Happy Lunar New Year! Today's celebration creates a perfect opportunity for a multidisciplinary story time. Since many children are only familiar with the Western / Gregorian calendar, begin by introducing the lunar calendar, which is based on moon cycles rather than Earth's movement around the sun.
After the stories, encourage students to make text-to-self connections regarding the traditions mentioned in the books. Students will discover that many cultures share similar traditions. Then demonstrate how students can count backward to their birth year and learn about the Chinese zodiac. The zodiac chart is printed in the back of D Is for Dragon Dance, for the letter Z, and you can download and print a beautiful version created and shared by Jan Brett. I've written about this printable before, but kids seriously love it and will practice patterns and arithmetic with this image for as long as you will let them.
Finally, let students practice creating similes by comparing the upcoming year to a horse, since 2014 is the year of the horse. Kids can browse non-fiction books about horses to get ideas for adjectives to use in their similes.
We just wrapped up our Reading Oasis book fair. This Ancient Egyptian theme immediately excited the former science and social studies teacher in me because of the opportunities to incorporate so many subject areas into one brief unit.
Perhaps because of the current zombie crazy, my students were fixated on Egyptian mummies, so we dove right in. With younger students, I shared Judy Schachner's book, Skippyjon Jones in Mummy Trouble, in which Skippyjon imagines that he is mummified during a treasure-hunting adventure in an Egyptian pyramid.
After the story, students imagined what it would be like to go on a trip
to ancient Egypt with Skippyjon. Then they illustrated themselves in mummy trouble.
The book's full color images grabbed everyone's attention immediately. Students can continue exploring this ancient burial custom with Discovery Kids' Mummy Maker game.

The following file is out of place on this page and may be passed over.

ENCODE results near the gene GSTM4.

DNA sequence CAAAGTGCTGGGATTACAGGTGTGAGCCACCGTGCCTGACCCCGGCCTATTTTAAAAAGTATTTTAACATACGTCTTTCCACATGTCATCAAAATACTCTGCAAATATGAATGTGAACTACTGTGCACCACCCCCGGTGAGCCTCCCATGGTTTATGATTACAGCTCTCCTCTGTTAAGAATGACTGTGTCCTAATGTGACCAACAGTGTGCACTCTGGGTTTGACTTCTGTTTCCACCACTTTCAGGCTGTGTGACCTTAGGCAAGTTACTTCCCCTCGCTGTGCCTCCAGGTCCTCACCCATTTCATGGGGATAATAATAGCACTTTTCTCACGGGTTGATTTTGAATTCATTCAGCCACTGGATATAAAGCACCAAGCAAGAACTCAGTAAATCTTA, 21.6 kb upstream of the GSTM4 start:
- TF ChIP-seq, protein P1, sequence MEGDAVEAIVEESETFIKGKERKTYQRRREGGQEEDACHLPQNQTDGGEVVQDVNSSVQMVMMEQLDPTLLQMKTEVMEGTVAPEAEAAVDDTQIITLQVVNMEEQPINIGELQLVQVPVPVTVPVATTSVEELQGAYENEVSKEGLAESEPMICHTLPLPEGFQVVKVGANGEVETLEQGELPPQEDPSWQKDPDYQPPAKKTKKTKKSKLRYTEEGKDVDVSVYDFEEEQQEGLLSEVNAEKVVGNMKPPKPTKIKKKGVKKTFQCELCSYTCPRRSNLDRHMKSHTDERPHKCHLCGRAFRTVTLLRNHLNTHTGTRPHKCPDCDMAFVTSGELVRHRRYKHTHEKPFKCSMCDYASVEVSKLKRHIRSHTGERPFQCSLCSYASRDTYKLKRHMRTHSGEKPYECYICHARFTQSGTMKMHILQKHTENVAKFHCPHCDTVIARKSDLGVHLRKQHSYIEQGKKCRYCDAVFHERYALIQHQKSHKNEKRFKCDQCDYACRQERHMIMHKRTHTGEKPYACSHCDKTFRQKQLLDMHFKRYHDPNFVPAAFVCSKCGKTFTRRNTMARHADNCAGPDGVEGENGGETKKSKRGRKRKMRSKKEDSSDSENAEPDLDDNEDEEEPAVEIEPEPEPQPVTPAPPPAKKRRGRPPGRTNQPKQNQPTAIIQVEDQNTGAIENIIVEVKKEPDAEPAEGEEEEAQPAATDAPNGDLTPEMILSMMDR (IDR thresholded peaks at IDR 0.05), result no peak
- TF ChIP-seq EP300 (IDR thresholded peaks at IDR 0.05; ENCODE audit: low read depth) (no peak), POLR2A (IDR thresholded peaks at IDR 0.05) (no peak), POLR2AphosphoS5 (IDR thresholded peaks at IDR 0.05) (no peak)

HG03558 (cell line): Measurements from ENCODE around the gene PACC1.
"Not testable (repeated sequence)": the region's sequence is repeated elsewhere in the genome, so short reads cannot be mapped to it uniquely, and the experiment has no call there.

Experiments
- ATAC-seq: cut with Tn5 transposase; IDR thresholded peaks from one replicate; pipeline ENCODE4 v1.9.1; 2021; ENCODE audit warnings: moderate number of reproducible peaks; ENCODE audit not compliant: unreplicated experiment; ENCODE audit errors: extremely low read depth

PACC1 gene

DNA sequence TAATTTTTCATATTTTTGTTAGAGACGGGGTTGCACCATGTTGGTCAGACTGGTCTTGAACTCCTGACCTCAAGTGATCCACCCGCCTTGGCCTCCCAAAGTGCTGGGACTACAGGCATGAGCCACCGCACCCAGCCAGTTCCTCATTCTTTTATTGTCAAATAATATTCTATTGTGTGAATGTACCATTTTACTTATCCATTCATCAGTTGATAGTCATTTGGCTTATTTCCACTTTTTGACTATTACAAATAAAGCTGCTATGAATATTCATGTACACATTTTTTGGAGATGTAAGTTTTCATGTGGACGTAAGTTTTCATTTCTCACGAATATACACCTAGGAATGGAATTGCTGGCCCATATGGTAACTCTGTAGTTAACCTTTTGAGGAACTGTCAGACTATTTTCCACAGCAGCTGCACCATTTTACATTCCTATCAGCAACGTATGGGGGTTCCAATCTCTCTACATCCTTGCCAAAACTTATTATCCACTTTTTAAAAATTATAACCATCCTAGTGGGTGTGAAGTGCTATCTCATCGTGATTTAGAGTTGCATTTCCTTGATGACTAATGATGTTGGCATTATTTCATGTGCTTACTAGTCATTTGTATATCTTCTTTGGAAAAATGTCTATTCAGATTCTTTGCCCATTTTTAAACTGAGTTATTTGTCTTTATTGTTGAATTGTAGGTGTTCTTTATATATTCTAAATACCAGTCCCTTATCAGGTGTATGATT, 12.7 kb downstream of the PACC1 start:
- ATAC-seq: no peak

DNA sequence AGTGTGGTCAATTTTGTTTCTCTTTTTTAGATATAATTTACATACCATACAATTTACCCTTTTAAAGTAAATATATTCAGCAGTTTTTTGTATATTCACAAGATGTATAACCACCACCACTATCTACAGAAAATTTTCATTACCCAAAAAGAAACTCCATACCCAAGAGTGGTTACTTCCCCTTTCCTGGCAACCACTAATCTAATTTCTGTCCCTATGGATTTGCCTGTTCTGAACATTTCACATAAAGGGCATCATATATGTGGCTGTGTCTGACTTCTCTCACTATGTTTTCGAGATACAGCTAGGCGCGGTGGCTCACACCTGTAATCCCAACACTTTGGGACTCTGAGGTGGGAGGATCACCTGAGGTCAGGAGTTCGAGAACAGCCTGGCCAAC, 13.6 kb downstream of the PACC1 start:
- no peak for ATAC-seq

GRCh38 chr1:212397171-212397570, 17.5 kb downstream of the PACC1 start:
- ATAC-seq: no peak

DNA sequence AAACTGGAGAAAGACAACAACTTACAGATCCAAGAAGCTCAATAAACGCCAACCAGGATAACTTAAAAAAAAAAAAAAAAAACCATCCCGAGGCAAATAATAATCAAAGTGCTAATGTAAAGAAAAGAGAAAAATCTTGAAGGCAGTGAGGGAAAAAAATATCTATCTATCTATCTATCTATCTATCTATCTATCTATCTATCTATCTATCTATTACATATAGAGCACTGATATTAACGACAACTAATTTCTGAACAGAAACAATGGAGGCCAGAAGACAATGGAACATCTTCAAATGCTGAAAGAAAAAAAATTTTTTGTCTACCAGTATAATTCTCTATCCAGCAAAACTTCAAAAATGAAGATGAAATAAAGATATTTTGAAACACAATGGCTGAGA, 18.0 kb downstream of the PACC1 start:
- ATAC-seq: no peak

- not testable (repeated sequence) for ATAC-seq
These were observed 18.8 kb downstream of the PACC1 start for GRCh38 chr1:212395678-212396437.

Students can create their own pharaoh headdresses just like the ones Pete and our other library cats wore for our book fair.
Visit First Palette to get the printable headdress template. Then kids just color, cut, and assemble three pieces into the completed headdress.
For science and writing, we looked up the definitions of the word oasis. Many students were surprised to discover that deserts contain wet, fertile areas. Next we discussed why oasis can also refer to a refuge or pleasant place. Finally, students brainstormed about their own ideas of a reading oasis and then wrote about and illustrated their perfect places.
Students' creative ideas included a cozy chair, a tree house, a football field, and a gold mine.
To organize and keep track of a large collection of books, you have to have a system. Which system you use, depends on how you will need to access and use your media. Many classroom teachers organize their books by reading level or theme. In home libraries, book owners can sort by genre or even cover color.
Dewey Decimal Classification is the most widely-used library system in the world. Melvil Dewey's method was first published in 1876. The system assigns a three-digit number to each book to represent its subject. Decimal points are added when further division is necessary. After they are grouped by subject, books in a category are sorted by the authors' last names. This method allows users to find books about similar topics together on the library shelves.
This rhyming book succinctly describes the purpose of the system and the topics included in the ten major subject classifications. After hearing the book read aloud, my students were immediately interested in exploring new areas of the library's collection.
Patrons can (obviously) practice the Dewey Decimal System by searching for and locating books on the shelves. Learning stations are another way to help students review the new information.
Using the Dewey See It? poster from Demco, students can play an I-Spy game that helps them review the major Dewey categories. You could also make your own poster with various magazine images at the top and item lists at the bottom. Just be sure to include items from each of the ten classifications.
Students can also play Dewey Match, a game like Memory that helps students build familiarity with the Dewey categories.
Our set is another Demco product that seems to be out of stock. But you could definitely recreate this idea by printing images on card stock.
Students can review the Dewey groups by playing Mike Frerichs' Dewey Decimal System Library Skills Game.
Above all else, though, my students' favorite activity for reviewing the Dewey Decimal System is watching and listening to the Dewey Decimal Rap.